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which began (as is sayd) about the moneth of September: for the better preparation whereof were set forth certayne articles to the number of 37. Which articles partly for þe tediousnes of them, partly for that Maister Bale in a certaine treatise hath sufficiently paynted out the same in their coulours, partly also, because I wyll not infecte this booke with them, I slip them ouer, proceeding in the progresse of thys bishop in his visitation in the County of Essex. Who passing through þe said County of Essex, being attended wyth diuers worshipfull of the Shiere (for so they were commaunded) arriued at Sterford in Hertfordshiere, MarginaliaB. Boners behauiour at Sterford. where he rested certayn dayes, solacing him selfe after that painfull peregrination wyth no small feasting and banquetting wyth his attendantes aforesayd, at the house of one Persons his Nephew, whose wyfe he commonly called his fayre Niece (and fayre she was in deede.) He tooke there great pleasure to heare her play vpon the Virginals (wherein she excelled) in so much that euery dynner (sittyng by hys sweete side) she rose and played three seuerall times at hys request of hys good and spirituall deuotion towards her. These certayne dayes thus passed in thys bishoplike fashion, hee proceded in hys popish visitation towardes Hadham hys own house and parish, not past two myles frō Sterford, beyng there most solemnly roong out, as in al other places where as he passed. MarginaliaBoners behauiour at Hadhā.At length drawyng neare vnto Hadham, when he heard no belles there styrring in honor of his holynes, he grew into some coler, and the nerer he approched, the hotter was his fyt, and the quieter the Bels were, the vnquieter was hys moode. MarginaliaBoner in a pelting chafe.Thus rode hee on chafyng and fumyng wyth hym selfe. What meaneth (sayth he) that knaue the Clarke, that he ryngeth not, and the Parson that he meeteth me not? wyth sundry other furious wordes of fiery element. There thys pacient Prelate comming to the towne, alighted, calling for the key of the church, which was then all vnready, for that (as they

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then pretended) he had preuented hys tyme by two houres: whereupon he grewe from coler to playne melancholy, so as no man wyllingly would deale with hym to qualifie the ragyng humor so farre incorporated in hys brest. At last the church doore being opened, the bishop entred, and finding no Sacrament hanged vp, nor roode loft decked after þe popish precept (which had commaunded about the same tyme a well fauoured Roode, & of hable stature vniuersally in all Churches to be set vp) curtalled his small deuotions, and fel from all coler and melancholy to flat madnes in the vppermost degree, swearing and ragyng wyth an huntyng othe or two, and by no beggers, that in hys own church where he hoped to haue seene best order, he found most disorder (to hys honours most heauy discomfort, as he sayd) callyng the Parson (whose name was Doctour Bricket ) knaue and hereticke. MarginaliaD. Bricket Parson of Hadham called knaue of Boner. Who there hūbled him selfe and yelded, as it were, to hys fault, saying he was sory hys Lordship was come before that he and hys parish looked for hym: and therefore could not doe theyr duties to receiue him accordingly: & as for those things lacking, he trusted a short tyme hereafter should compasse that, which hetherto hee could not bryng about. Therefore if it pleased his lordship to come to hys poore house (where hys dynner was prepared) he would satisfie hym in those thinges, which hys lordship thought amysse. Yet thys so reasonable an aunswere nothyng coulde satisfie nor asswage hys passion vnreasonable. For the catholicke Prelate vtterly defied hym and hys chere, commaunding hym out of hys sight, saying: (as hys byworde was) before God thou art a knaue, auaunt hereticke, and therewithall, whether thrusting or striking at him, so it was, that with his hand he gaue Sir Thomas Iosselyn Knight (who was then amongst the rest, and stoode next the bishop) MarginaliaB. Boner striketh hym that standeth next. a good flewet vpon the vpper part of the necke, euen vnder hys eare (as some say which stoode by) but as he him selfe sayd, MarginaliaSyr Thomas Ioßelyn strocken of Boner.hee hyt hym full vpon the eare: whereat he was somwhat astonyed at the sodaynes of the quarell for the tyme. At last he spake and sayd, what meaneth your lordship? haue you ben trayned in Will Sommers Schoole, to stryke hym who standeth next you? The bishop styll in rage either heard not, or would not heare.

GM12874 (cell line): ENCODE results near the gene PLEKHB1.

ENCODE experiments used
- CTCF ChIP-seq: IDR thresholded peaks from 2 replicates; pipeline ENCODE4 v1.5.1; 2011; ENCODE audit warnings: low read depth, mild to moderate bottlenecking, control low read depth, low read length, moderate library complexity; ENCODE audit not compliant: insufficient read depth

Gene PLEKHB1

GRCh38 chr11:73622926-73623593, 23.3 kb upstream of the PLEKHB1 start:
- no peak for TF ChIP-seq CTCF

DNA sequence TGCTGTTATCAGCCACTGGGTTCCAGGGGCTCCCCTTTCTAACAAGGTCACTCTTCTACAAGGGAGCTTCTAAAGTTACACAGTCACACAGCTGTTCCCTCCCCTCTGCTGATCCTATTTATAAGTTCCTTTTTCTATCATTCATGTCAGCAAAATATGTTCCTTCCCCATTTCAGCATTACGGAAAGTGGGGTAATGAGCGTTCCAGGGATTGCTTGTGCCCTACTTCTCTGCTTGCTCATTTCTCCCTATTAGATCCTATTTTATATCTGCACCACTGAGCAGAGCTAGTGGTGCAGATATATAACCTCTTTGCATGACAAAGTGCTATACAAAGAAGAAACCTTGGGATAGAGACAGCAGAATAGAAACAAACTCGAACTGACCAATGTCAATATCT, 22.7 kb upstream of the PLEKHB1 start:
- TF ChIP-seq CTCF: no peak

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Then M. Fecknam Deane of Paules seing the Byshop still in this vtter rage, sayd: MarginaliaFecknam excuseth B. Boner by the Marsey.O M. Iosselyn, you must beare with my Lord: for truly his long imprisonment in the Marshalsey, and the misusing of hym there hath altered hym that in these passions, he is not ruler of hym selfe, nor it booteth any man to geue hym counsell vntill his heate be past, and then assure your selfe M. Iosselyn, my Lorde will bee sory for those abuses that now he can not see in him selfe. Whereunto he merely replyed & sayd: so it semeth M. Fecknam, for now that he is come forth of þe Marshalsey, he is ready to go to Bedlem. MarginaliaSyr Thomas Josselyns Apopthegma touchyng B. Boner. At which mery cōceite some laughed and moe smiled because the nayle was so truly hyt vpō þe head. The Byshop nothyng abashed at his own folly, gaue a deafe eare, as no maruell it was that he shamed litle to strike a straūger, which spared not the burnyng of so many good men.

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After this worthy combate thus finished and achiued, this martiall Prelate presently taketh hym to his horse agayne (notwithstandyng he was minded to tary at Hadham iij. or iiij. dayes, & so had made prouision in his own house) and leauing his dinner, rode that night with a smal cōpany of his houshold to Ware (where he was not looked for three dayes after) to the great wonder of all the countrey why he so preuented hys day afore stalled.

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At this hasty posting away of this Bishop, his whole traine of attendantes there left him. Also his Doctours and Chapleynes (a few excepted) taried behinde, and dyned at Doct. Brickettes, as merely as he roade towardes Ware all chafingly: which dynner was prepared for the Byshop him self. Now whe-

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OOOo.iiij.